Celebrating Madonna University’s Felician Founding

Founding Sisters and Madonna College Sign

LIVONIA, MICH. – To celebrate Women’s History Month, we are recognizing the inspirational Felician Sisters who founded Madonna University back in 1937 with the Franciscan values at the institution’s core.

The roots of Madonna University’s founding began in 1855 in Warsaw, Poland when a young woman named Sophia Truszkowska organized a religious order committed to caring for the poor, homeless, sick, and the elderly. The Congregation of the Sisters of Saint Felix of Cantalice (CSSF), also known as the Felician Sisters, devoted themselves to following the teachings of St. Francis of Assisi in order to better serve their community. In 1874, five Felician Sisters came to America and settled in a Polish community in Wisconsin. They began opening schools for immigrant children. By 1880, the Felician Sisters had expanded their efforts into Michigan, organizing schools in both Bay City and Detroit. The Felician Sisters built their Motherhouse on the east side of Detroit and in 1936 moved to Plymouth Twp,(which is now Livonia.) As the Felician community grew, so did the need for an institution of higher education to prepare Felician Sisters as teachers.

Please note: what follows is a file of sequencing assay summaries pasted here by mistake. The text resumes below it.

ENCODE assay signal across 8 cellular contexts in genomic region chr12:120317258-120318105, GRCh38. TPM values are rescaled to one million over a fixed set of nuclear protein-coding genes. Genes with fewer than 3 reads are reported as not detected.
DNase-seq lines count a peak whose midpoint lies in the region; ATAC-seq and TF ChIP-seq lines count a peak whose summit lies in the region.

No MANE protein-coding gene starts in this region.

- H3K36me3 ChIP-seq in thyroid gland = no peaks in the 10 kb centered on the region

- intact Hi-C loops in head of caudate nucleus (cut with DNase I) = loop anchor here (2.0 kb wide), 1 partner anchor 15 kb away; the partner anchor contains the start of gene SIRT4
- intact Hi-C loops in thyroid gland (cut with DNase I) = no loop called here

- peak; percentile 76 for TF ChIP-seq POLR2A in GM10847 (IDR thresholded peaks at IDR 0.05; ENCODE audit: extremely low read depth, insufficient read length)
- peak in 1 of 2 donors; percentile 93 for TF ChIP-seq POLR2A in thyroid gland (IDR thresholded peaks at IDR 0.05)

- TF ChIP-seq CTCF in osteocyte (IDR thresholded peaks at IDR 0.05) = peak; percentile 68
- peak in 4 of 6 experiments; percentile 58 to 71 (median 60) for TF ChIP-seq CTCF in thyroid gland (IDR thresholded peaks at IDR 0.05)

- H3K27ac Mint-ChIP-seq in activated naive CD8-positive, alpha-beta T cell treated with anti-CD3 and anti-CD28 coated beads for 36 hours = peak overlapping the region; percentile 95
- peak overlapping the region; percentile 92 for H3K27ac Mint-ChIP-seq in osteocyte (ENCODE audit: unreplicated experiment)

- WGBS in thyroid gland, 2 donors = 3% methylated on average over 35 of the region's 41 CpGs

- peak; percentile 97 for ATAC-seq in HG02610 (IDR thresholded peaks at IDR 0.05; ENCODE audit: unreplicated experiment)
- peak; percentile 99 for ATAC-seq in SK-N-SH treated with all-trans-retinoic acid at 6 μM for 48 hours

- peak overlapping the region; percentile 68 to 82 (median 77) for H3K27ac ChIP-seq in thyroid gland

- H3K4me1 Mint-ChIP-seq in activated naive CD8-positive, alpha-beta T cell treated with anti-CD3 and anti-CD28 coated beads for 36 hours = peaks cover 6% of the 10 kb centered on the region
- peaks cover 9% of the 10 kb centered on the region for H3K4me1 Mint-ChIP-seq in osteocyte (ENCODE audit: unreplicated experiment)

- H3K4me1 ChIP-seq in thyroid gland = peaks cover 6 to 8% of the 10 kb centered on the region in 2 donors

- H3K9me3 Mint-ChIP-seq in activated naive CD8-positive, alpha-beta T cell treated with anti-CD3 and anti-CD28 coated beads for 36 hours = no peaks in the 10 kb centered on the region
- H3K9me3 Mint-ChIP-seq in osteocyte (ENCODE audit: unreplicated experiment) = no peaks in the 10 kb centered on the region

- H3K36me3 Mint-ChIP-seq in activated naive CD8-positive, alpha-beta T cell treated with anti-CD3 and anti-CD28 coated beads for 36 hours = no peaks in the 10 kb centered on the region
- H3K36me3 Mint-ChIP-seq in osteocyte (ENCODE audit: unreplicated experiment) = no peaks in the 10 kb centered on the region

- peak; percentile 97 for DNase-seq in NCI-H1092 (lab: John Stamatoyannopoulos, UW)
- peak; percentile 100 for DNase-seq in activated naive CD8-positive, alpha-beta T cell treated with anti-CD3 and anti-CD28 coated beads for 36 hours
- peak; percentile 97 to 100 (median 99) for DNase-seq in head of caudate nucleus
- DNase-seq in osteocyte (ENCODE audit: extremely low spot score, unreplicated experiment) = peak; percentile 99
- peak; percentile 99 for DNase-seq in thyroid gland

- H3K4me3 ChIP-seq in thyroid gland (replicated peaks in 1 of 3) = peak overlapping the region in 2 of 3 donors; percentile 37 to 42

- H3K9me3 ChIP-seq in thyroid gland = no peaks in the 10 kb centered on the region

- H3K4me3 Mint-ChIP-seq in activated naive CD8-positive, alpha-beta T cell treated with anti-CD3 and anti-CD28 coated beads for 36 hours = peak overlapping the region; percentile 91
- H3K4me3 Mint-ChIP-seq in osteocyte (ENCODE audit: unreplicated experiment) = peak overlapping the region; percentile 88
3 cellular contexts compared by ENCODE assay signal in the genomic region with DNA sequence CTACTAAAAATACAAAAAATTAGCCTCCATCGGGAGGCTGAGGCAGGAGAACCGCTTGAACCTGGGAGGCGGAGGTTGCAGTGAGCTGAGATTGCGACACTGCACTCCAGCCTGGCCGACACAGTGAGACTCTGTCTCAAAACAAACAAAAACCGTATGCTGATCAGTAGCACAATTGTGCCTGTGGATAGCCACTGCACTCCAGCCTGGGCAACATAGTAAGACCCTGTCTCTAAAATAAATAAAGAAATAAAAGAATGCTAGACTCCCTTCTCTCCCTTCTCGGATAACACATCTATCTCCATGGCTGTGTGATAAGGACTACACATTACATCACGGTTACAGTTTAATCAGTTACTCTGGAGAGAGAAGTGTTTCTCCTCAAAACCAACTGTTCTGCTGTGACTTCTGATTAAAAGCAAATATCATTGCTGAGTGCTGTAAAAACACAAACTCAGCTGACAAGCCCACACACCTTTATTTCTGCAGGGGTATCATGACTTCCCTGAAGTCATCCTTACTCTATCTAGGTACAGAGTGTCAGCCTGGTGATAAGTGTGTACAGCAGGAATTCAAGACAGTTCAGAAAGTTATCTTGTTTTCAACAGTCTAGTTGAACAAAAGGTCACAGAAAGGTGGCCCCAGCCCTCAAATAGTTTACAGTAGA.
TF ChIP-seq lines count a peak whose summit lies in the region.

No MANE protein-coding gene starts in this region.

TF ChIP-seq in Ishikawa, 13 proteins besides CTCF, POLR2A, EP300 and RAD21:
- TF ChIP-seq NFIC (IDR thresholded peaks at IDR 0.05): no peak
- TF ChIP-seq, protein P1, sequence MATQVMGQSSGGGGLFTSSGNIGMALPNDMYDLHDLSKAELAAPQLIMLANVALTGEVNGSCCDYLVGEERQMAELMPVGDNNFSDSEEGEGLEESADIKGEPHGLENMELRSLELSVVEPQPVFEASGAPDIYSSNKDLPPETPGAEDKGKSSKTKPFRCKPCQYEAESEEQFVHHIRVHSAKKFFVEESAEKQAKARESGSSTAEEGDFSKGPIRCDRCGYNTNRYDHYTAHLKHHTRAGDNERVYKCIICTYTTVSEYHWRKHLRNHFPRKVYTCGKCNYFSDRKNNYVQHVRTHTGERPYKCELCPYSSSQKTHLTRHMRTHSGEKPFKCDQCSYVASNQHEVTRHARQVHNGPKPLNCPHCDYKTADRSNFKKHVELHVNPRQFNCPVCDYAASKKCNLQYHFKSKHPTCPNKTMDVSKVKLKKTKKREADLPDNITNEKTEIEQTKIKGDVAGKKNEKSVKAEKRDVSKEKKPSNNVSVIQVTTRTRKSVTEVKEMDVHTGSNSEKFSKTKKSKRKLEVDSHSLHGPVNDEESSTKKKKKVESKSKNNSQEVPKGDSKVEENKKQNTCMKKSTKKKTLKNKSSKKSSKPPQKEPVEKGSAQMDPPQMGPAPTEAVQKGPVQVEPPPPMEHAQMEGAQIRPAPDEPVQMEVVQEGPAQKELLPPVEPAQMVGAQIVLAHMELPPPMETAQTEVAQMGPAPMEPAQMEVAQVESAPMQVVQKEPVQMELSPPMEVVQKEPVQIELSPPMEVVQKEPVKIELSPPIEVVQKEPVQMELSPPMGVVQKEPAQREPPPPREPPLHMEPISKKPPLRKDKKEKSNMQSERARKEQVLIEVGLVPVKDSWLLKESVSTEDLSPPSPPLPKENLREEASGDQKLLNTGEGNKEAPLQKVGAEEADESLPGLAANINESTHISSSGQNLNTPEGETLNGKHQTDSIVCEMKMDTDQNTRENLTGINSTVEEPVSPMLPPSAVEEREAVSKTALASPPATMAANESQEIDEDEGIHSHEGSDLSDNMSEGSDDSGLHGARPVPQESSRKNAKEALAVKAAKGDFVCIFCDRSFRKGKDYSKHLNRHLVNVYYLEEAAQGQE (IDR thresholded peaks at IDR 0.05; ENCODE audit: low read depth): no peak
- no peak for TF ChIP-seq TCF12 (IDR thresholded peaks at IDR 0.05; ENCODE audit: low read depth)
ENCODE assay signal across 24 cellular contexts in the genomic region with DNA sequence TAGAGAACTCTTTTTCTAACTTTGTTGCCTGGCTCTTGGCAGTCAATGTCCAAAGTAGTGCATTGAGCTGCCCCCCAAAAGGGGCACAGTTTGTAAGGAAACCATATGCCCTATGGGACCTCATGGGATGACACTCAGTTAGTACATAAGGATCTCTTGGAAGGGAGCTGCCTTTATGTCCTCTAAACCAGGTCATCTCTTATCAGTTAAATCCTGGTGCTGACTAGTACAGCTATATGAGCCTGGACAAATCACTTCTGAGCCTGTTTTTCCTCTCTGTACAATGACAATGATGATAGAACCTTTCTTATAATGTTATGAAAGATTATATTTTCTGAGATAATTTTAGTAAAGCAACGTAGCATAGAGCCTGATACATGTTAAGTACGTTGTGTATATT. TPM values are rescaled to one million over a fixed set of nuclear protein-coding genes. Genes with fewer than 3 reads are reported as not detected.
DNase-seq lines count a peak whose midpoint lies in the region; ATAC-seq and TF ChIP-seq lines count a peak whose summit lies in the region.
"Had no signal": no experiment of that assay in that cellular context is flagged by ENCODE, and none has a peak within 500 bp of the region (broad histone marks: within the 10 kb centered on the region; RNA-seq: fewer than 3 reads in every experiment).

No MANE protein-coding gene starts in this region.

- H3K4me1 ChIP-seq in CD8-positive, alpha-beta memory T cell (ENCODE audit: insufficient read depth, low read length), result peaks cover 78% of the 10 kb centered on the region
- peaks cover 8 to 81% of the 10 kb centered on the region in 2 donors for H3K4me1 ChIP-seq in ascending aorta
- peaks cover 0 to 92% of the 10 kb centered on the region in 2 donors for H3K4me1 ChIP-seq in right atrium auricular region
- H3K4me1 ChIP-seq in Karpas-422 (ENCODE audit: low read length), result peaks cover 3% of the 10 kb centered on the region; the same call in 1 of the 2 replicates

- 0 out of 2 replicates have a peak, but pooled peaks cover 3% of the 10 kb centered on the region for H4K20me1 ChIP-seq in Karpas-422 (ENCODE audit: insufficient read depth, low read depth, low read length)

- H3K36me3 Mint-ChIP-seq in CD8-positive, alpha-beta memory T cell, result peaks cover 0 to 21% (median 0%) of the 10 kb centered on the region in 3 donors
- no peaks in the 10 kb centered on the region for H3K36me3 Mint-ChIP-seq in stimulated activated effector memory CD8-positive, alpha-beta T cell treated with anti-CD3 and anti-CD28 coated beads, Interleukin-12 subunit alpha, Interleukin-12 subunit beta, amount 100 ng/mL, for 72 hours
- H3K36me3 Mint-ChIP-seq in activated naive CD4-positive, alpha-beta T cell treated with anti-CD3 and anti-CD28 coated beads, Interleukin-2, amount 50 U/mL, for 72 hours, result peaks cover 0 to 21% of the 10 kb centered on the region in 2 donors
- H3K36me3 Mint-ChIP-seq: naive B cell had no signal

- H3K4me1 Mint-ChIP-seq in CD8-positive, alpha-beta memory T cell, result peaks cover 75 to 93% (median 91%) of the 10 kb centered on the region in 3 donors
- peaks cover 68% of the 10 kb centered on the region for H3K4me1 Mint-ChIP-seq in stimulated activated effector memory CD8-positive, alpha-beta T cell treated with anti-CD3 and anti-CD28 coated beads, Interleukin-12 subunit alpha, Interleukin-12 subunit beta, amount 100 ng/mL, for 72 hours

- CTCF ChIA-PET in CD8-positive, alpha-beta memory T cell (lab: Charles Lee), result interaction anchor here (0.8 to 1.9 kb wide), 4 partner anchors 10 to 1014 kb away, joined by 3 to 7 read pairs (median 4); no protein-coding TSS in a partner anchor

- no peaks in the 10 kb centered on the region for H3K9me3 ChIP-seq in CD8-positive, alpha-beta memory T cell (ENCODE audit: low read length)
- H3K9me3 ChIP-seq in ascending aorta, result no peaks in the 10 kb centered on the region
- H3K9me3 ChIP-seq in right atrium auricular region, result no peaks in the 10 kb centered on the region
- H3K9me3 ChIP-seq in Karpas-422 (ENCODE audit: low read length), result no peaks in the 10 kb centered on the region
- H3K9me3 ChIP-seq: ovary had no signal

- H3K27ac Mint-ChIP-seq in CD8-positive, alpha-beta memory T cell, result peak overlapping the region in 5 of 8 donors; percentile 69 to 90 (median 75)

Mother Mary DeSales Tocka and her Felician council in Livonia established the institution under the name Presentation of the Blessed Virgin Mary Junior College. Eighteen Sisters were enrolled for the college’s first year. It became Madonna College in 1947, and the first eleven lay women were admitted as students.  In 1972,  during Sr. M. Danatha Suchyta's presidency, the college admitted its first male students. Under the leadership of its sixth and longest serving President Sr. M. Franciline Van de Vyver, the college became Madonna University.

What started with 18 students has grown to some 3,000 students and more than 30,000 alumni.  As we celebrate the accomplishments of women this month, it is appropriate to reflect on the University's visionary female leaders. 

Felician Sisters and the PopeIn the spirit of recognizing female achievements, it is fitting that Madonna's sixth President Sister Rose Marie Kujawa, Ph.D., recently was awarded the Pro Ecclesia et Pontifice medal from Pope Francis, for her many years of dedicated and selfless ministry to the local and universal Church. The medal was presented by The Most Reverend Allen H. Vigneron, Archbishop of the Detroit Archdiocese at a special ceremony at St. Colette's Church, in Livonia. 

From the time of Madonna University’s founding until now, the Felician Sisters have worked tirelessly with dedicated educators to educate students for truth and service to spiritually renew the world. Women’s History Month gives us a chance to reflect on these trailblazing women who continue to inspire us and initiate positive change in our University and community.